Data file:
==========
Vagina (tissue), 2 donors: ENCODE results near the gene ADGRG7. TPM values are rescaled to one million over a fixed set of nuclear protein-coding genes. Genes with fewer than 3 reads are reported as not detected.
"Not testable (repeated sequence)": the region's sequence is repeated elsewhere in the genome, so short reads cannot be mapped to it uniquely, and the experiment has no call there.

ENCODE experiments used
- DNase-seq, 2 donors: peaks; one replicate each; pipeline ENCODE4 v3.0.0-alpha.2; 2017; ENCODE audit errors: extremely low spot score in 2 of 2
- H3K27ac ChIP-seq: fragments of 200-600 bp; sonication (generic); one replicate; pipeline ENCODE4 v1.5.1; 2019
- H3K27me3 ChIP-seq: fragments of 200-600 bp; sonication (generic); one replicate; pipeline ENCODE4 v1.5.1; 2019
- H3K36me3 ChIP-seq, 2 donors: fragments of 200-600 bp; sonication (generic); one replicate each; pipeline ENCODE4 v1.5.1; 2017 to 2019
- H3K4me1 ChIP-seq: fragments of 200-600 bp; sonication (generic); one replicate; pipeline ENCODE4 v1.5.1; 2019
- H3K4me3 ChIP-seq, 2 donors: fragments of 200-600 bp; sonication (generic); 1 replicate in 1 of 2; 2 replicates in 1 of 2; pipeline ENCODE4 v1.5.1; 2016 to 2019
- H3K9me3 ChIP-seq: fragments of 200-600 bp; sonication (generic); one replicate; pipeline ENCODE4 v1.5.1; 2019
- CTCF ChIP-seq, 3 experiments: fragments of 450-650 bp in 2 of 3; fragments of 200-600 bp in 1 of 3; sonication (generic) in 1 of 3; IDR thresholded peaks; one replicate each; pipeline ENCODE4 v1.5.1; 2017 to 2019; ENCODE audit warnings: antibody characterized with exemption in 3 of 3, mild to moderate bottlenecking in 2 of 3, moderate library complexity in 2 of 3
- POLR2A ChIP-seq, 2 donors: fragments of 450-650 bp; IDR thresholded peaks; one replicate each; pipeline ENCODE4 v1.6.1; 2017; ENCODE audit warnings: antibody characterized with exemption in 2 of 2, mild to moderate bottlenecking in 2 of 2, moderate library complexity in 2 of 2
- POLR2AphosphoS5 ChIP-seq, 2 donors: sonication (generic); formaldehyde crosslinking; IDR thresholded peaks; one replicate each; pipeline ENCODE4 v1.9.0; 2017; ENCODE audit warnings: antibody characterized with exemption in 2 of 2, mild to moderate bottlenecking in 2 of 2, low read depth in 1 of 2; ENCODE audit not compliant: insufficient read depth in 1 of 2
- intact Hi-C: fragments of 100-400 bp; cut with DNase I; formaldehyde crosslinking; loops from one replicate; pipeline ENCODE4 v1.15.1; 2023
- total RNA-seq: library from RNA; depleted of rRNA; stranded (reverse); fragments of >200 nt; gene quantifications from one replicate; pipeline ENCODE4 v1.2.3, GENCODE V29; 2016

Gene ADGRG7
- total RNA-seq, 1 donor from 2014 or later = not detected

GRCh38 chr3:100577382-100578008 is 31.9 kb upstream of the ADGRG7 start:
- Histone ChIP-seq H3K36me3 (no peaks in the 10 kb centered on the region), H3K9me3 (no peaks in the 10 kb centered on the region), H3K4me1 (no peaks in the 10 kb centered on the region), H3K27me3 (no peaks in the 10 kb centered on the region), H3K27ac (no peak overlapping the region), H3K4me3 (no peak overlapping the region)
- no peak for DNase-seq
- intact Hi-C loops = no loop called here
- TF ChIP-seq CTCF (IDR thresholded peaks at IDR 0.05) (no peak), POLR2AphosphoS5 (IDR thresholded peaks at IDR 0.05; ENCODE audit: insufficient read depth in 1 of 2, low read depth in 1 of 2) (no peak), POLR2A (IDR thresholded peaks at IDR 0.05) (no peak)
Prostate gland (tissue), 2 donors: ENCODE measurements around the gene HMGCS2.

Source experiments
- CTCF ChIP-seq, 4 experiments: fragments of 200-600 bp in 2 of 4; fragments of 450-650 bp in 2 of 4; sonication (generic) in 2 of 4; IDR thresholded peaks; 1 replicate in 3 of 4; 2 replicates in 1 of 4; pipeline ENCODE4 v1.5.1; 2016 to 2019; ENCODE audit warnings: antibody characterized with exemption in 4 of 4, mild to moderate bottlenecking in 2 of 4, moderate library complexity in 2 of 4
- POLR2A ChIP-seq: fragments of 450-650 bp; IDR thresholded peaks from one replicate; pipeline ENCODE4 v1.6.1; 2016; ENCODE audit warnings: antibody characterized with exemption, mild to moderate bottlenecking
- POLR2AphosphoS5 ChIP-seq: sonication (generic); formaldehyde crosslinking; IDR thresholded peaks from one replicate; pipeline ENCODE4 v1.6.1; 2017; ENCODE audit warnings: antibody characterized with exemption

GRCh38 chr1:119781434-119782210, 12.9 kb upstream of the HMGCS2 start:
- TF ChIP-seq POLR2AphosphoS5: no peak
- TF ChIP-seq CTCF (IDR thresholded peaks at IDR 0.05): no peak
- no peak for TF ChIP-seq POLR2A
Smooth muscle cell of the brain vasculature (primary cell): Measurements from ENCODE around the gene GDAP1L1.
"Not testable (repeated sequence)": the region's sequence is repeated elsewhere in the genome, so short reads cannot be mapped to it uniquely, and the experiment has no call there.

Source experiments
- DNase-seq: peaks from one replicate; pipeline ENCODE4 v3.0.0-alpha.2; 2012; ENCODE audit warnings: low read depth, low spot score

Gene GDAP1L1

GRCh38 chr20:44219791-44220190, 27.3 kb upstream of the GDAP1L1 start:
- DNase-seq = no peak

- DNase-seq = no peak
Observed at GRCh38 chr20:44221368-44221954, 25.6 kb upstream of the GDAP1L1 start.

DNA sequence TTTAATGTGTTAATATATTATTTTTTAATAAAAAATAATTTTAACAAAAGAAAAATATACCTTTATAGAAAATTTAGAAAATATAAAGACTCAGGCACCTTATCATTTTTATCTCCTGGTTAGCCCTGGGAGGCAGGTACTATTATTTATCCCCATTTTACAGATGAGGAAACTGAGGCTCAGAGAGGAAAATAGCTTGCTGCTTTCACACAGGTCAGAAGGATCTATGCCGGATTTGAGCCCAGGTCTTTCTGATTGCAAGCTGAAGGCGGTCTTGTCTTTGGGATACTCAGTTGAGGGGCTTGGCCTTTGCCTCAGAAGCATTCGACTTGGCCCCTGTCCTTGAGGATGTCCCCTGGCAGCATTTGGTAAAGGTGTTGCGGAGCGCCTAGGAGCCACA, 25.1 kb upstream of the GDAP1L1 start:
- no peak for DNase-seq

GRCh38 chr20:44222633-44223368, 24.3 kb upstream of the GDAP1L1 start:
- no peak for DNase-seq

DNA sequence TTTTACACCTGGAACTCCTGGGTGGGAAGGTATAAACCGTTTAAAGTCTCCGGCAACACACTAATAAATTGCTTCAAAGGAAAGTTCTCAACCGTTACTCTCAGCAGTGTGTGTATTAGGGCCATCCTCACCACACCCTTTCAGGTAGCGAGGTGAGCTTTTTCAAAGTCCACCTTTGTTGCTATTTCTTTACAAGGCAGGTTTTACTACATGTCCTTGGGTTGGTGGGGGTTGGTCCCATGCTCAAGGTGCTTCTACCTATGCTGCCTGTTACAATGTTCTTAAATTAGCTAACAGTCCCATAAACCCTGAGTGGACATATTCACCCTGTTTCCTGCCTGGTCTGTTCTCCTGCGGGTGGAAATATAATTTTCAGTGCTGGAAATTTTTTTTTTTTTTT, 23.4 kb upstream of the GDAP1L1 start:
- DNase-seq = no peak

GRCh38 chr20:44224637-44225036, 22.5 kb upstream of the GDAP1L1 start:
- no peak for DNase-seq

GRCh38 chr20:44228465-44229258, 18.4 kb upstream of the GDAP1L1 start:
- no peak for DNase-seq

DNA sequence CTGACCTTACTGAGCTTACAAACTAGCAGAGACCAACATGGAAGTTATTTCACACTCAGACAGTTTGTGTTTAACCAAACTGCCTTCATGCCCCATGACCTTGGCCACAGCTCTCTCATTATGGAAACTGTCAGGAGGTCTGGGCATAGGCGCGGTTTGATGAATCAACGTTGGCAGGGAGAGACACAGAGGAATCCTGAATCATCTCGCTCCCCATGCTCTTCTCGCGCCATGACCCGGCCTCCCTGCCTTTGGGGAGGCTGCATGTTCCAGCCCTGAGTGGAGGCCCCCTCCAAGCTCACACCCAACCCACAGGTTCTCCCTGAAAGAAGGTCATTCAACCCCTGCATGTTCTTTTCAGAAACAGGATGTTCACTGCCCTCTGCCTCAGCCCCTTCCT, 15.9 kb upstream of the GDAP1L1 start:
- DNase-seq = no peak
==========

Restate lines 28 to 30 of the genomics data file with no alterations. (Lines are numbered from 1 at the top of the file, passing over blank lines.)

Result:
GRCh38 chr1:119781434-119782210, 12.9 kb upstream of the HMGCS2 start:
- TF ChIP-seq POLR2AphosphoS5: no peak
- TF ChIP-seq CTCF (IDR thresholded peaks at IDR 0.05): no peak